|04-10-2003 03:46 AM|
|engineczar||It depends in some part to what cylinder head you're using and what size/shape the pushrod hole is. Most, if not all early cast iron heads used these holes as pushrod guides. They fit they pushrods with a small amount of side clearance and kept the pushrod/rocker assembly in line. Later heads used a rocker arm that was self aligning so the pushrod hole was opened up. The problem with the early heads is that the pushrod hole will only allow a limted amount of lift and only a 1.5 ratio rocker arm before the pushrod runs out of room in the other direction. Most people who use the early heads for racing open these holes up and use guide plates along with screw in studs. Look at the pushrod holes. If you go to roller rockers and the pushrod holes are round and/or opened way up then you need guideplates. If the holes haven't been touched then make sure the pushrod doesn't bind at any point during the rotation of the engine.|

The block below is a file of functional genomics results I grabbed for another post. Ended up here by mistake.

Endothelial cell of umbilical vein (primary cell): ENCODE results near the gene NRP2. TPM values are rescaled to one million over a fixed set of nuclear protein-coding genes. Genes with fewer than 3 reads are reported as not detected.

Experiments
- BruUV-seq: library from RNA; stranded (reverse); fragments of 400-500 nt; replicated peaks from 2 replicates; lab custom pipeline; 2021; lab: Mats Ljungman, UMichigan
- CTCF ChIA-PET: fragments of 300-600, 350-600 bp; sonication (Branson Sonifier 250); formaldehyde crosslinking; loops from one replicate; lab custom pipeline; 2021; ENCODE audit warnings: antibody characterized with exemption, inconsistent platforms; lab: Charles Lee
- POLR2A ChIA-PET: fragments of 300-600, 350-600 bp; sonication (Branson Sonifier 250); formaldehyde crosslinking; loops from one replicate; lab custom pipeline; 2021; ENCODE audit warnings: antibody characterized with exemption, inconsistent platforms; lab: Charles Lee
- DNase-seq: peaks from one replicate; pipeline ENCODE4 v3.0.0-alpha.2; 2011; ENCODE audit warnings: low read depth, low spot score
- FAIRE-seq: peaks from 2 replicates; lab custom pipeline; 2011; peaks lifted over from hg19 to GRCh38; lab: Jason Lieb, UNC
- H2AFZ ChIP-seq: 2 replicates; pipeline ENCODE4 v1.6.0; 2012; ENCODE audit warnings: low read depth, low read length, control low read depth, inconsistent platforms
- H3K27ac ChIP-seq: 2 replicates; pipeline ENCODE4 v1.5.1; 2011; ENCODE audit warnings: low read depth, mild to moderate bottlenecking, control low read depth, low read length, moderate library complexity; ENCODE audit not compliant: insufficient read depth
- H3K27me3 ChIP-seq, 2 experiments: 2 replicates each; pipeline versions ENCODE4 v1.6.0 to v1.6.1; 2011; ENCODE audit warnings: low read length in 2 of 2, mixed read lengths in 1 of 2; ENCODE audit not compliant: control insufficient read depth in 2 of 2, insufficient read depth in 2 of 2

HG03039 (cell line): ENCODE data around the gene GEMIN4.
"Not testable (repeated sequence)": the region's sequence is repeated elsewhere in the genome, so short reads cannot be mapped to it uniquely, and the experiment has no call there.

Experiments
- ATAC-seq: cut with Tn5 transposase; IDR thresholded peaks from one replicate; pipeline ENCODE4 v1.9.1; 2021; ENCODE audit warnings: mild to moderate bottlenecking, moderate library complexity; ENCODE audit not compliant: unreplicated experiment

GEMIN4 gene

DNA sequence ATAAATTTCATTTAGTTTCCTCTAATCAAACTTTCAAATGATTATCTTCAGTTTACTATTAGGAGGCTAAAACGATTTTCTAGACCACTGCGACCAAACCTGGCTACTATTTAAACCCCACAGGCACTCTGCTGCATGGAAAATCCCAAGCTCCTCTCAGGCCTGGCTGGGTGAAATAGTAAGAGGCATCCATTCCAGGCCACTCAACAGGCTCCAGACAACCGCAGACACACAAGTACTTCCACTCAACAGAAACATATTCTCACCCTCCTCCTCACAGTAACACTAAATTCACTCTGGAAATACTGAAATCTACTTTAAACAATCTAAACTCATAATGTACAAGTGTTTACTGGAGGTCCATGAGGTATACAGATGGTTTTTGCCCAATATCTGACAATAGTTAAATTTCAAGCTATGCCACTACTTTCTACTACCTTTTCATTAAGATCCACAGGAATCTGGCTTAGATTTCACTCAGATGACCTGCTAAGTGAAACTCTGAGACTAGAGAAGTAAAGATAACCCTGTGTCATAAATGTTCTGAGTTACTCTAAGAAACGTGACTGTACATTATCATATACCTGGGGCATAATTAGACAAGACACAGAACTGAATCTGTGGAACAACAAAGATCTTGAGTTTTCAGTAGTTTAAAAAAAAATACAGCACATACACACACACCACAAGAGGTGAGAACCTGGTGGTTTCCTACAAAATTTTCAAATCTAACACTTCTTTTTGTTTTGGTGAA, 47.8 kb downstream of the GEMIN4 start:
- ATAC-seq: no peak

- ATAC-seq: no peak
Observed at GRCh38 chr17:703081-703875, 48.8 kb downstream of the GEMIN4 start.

|04-09-2003 04:20 PM|
This is actually a pretty good question. I have wondered this myself.
Stamped rockers don't need them and roller rockers have the same push rod "divot" as the stockers......
Is it really necessary for stock heads and 1.5 ratio rockers?
|04-09-2003 04:15 PM|
|4 Jaw Chuck||Keeps the rocker aligned on the valve stem.|
|04-09-2003 04:04 PM|
i would really appreciate if someone could explain why i have to get guide plates when i switch to my new roller rockers. i mean like what purpose do they serve?